The Summer Gathering is a space for individual and community knowledge construction based on Indigenous ways of teaching and learning. The Summer Institute is based on Indigenous pedagogies applied to Indigenizing the health research field. As relationality is the main paradigm adopted, the Summer Gathering will offer respectful spaces for participants to share, live, learn, and create routes of knowledge that are ethically founded on Indigenous worldviews. It is expected that each experience offers innovative ways to connect both scientific and Indigenous knowledge from different commonalities of the Indigenous communities focusing on historical, current, and future Indigenous communities’ challenges.
Learning is promoted from individual and systemic knowledge construction, which involves each learner’s personal levels (cognition, emotion, identity) community and nature levels, and knowledge building and ceremony. Knowledge starts from inside the person and evolves in personal routes or rhizomes following personal growing directions, connected with Indigenous worldviews. It is expected that participants will have the opportunity to participate in this process and discover the journey of commonalities of scientific health research and health research based on Indigenous worldviews. Participants will be provided with routes of growing and knowledge construction as always learning is a personal intimate process which relates with community.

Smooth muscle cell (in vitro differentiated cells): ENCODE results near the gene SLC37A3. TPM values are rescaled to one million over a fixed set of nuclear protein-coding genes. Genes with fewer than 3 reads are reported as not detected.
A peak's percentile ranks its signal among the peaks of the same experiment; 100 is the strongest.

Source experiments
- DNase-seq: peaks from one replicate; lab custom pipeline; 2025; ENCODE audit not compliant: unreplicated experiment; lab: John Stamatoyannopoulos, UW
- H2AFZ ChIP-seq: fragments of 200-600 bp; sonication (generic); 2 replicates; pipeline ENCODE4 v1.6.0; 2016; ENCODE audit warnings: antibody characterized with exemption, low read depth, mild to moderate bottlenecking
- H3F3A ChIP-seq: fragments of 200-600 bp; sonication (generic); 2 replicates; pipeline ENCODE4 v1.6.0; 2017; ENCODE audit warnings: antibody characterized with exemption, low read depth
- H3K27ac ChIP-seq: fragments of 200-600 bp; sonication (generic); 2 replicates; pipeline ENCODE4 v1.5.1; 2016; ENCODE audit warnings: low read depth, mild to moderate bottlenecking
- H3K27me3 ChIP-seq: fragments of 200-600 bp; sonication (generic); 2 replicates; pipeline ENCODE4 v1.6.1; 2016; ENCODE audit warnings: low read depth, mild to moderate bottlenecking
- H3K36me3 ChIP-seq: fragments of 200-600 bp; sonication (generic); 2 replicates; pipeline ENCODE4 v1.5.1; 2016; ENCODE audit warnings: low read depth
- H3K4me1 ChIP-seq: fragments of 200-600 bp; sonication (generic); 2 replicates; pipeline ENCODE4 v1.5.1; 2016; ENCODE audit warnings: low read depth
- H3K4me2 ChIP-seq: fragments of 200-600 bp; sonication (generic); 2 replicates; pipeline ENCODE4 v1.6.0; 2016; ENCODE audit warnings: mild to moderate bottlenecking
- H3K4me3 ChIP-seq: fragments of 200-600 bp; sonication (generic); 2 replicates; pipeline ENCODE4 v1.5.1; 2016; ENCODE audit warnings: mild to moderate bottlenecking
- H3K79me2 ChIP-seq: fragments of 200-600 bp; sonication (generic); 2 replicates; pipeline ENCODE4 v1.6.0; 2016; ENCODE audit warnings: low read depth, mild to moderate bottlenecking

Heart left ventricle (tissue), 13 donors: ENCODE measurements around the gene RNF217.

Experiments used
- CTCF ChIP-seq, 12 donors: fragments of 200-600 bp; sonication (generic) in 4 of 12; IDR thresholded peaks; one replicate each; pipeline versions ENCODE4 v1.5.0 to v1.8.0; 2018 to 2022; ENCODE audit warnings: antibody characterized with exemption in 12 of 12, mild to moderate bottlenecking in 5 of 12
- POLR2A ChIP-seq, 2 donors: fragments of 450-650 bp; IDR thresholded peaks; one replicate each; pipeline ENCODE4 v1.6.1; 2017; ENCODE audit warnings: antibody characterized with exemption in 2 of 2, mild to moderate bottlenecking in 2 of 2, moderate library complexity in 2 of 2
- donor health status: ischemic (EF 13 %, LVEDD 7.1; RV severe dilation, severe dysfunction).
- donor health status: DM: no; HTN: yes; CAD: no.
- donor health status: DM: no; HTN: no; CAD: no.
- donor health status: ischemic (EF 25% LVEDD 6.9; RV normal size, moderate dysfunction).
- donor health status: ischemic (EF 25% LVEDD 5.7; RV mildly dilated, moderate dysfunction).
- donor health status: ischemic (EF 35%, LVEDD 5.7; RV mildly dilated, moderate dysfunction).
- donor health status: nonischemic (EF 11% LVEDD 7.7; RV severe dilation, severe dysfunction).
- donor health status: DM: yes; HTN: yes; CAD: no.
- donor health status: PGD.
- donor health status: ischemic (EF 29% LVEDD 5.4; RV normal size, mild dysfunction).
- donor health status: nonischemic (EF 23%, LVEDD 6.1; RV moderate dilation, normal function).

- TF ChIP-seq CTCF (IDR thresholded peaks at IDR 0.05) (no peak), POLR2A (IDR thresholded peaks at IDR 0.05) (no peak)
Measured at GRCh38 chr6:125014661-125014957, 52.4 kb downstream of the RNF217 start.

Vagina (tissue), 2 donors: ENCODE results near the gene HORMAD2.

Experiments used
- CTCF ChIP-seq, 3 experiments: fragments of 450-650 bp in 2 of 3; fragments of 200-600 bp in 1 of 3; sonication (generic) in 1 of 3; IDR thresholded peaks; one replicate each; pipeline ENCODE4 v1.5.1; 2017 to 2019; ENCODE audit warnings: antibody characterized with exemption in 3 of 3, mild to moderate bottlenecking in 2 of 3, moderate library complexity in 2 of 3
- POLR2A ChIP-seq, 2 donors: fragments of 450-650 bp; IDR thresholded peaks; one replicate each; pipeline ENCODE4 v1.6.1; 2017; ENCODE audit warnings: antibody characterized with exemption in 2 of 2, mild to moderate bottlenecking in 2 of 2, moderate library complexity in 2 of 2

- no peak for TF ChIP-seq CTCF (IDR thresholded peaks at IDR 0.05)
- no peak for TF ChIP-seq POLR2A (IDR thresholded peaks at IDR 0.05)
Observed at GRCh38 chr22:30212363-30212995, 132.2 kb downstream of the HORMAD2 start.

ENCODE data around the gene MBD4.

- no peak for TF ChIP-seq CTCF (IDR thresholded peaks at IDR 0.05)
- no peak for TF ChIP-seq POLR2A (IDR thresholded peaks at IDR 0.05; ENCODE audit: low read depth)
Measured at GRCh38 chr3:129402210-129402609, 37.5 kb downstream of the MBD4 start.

The Summer Gathering will provide a place for knowledge to be composed by Elders, local Indigenous community members, Indigenous health scholars, local Indigenous agencies, government agencies, and graduate students. In a non-hierarchic and dynamic structure, all participants will share, build, and revisit knowledge around the main topics proposed in three phases. In the phase one, participants will receive, in advance by email, articles or other texts about the topics that will be discussed in the Summer Gathering. In phase two, knowledge construction will be focused on the experience and topics of health research from Indigenous worldviews that connects highly academic research experiences and community-based practice.
Learning is considered as an individual journey, where the individual is connected with Indigenous community, participants in a personal Journal to record their knowledge development and will allow the participants to have notes for sharing (when and where applicable). Participants will also be encouraged at various times to use their ‘creative side’; some traditional activities (beading, tobacco tying, braiding sweetgrass, or creating word or fine art) will be available for participants to chronicle the knowledge they have acquired, synthesized, or intend to build upon.
The third phase of the Institute is focused on collaboration and community building. It will start after the face to face phase is finished, by using the online community website participants will be able to give feedback, access additional information, and share with the community new developments on their projects and research. It is also a way to share what we learn from the Summer Institute and explore possibilities for future developments.
Potential Elders: Madeleine Dion-Stout (former nurse); Ernie Sandy; Marlene Brant Castellano; Cat Criger; Jacqui Lavalley; Pauline Shirt.